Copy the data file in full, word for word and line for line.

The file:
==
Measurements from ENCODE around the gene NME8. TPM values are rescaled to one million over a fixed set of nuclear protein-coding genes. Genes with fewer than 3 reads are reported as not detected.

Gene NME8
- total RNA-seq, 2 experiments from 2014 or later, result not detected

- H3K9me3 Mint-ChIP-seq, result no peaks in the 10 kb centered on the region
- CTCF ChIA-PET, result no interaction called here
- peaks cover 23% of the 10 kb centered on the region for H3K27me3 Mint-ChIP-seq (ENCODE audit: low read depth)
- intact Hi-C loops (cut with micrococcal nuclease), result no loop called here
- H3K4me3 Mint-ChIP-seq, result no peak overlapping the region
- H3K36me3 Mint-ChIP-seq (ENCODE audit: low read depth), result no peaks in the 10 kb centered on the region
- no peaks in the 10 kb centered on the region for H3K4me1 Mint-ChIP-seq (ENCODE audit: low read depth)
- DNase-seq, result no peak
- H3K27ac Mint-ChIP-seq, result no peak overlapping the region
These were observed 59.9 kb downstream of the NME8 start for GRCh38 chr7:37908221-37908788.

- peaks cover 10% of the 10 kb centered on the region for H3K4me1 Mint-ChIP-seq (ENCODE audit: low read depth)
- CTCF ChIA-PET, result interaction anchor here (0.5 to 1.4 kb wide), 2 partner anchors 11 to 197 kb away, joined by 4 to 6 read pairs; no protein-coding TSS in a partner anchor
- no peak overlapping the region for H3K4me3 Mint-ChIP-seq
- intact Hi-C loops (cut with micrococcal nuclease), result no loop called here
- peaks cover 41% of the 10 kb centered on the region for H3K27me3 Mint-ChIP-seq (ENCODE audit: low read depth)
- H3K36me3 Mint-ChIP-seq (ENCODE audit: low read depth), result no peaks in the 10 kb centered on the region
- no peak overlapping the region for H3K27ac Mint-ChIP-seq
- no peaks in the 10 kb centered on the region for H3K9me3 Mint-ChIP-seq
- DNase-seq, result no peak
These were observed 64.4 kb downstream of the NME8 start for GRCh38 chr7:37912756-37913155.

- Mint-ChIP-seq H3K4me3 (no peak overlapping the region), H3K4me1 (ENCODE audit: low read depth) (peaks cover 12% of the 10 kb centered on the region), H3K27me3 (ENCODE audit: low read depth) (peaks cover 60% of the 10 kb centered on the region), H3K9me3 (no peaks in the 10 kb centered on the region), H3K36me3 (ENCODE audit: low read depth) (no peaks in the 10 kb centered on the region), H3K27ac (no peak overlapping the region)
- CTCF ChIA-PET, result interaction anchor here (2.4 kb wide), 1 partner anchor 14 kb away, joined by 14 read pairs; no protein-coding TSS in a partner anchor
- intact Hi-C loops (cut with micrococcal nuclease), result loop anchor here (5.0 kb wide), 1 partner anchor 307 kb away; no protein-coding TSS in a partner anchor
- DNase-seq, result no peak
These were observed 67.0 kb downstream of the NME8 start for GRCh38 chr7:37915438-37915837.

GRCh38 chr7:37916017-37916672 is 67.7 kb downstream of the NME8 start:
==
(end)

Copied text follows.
Measurements from ENCODE around the gene NME8. TPM values are rescaled to one million over a fixed set of nuclear protein-coding genes. Genes with fewer than 3 reads are reported as not detected.

Gene NME8
- total RNA-seq, 2 experiments from 2014 or later, result not detected

- H3K9me3 Mint-ChIP-seq, result no peaks in the 10 kb centered on the region
- CTCF ChIA-PET, result no interaction called here
- peaks cover 23% of the 10 kb centered on the region for H3K27me3 Mint-ChIP-seq (ENCODE audit: low read depth)
- intact Hi-C loops (cut with micrococcal nuclease), result no loop called here
- H3K4me3 Mint-ChIP-seq, result no peak overlapping the region
- H3K36me3 Mint-ChIP-seq (ENCODE audit: low read depth), result no peaks in the 10 kb centered on the region
- no peaks in the 10 kb centered on the region for H3K4me1 Mint-ChIP-seq (ENCODE audit: low read depth)
- DNase-seq, result no peak
- H3K27ac Mint-ChIP-seq, result no peak overlapping the region
These were observed 59.9 kb downstream of the NME8 start for GRCh38 chr7:37908221-37908788.

- peaks cover 10% of the 10 kb centered on the region for H3K4me1 Mint-ChIP-seq (ENCODE audit: low read depth)
- CTCF ChIA-PET, result interaction anchor here (0.5 to 1.4 kb wide), 2 partner anchors 11 to 197 kb away, joined by 4 to 6 read pairs; no protein-coding TSS in a partner anchor
- no peak overlapping the region for H3K4me3 Mint-ChIP-seq
- intact Hi-C loops (cut with micrococcal nuclease), result no loop called here
- peaks cover 41% of the 10 kb centered on the region for H3K27me3 Mint-ChIP-seq (ENCODE audit: low read depth)
- H3K36me3 Mint-ChIP-seq (ENCODE audit: low read depth), result no peaks in the 10 kb centered on the region
- no peak overlapping the region for H3K27ac Mint-ChIP-seq
- no peaks in the 10 kb centered on the region for H3K9me3 Mint-ChIP-seq
- DNase-seq, result no peak
These were observed 64.4 kb downstream of the NME8 start for GRCh38 chr7:37912756-37913155.

- Mint-ChIP-seq H3K4me3 (no peak overlapping the region), H3K4me1 (ENCODE audit: low read depth) (peaks cover 12% of the 10 kb centered on the region), H3K27me3 (ENCODE audit: low read depth) (peaks cover 60% of the 10 kb centered on the region), H3K9me3 (no peaks in the 10 kb centered on the region), H3K36me3 (ENCODE audit: low read depth) (no peaks in the 10 kb centered on the region), H3K27ac (no peak overlapping the region)
- CTCF ChIA-PET, result interaction anchor here (2.4 kb wide), 1 partner anchor 14 kb away, joined by 14 read pairs; no protein-coding TSS in a partner anchor
- intact Hi-C loops (cut with micrococcal nuclease), result loop anchor here (5.0 kb wide), 1 partner anchor 307 kb away; no protein-coding TSS in a partner anchor
- DNase-seq, result no peak
These were observed 67.0 kb downstream of the NME8 start for GRCh38 chr7:37915438-37915837.

GRCh38 chr7:37916017-37916672 is 67.7 kb downstream of the NME8 start: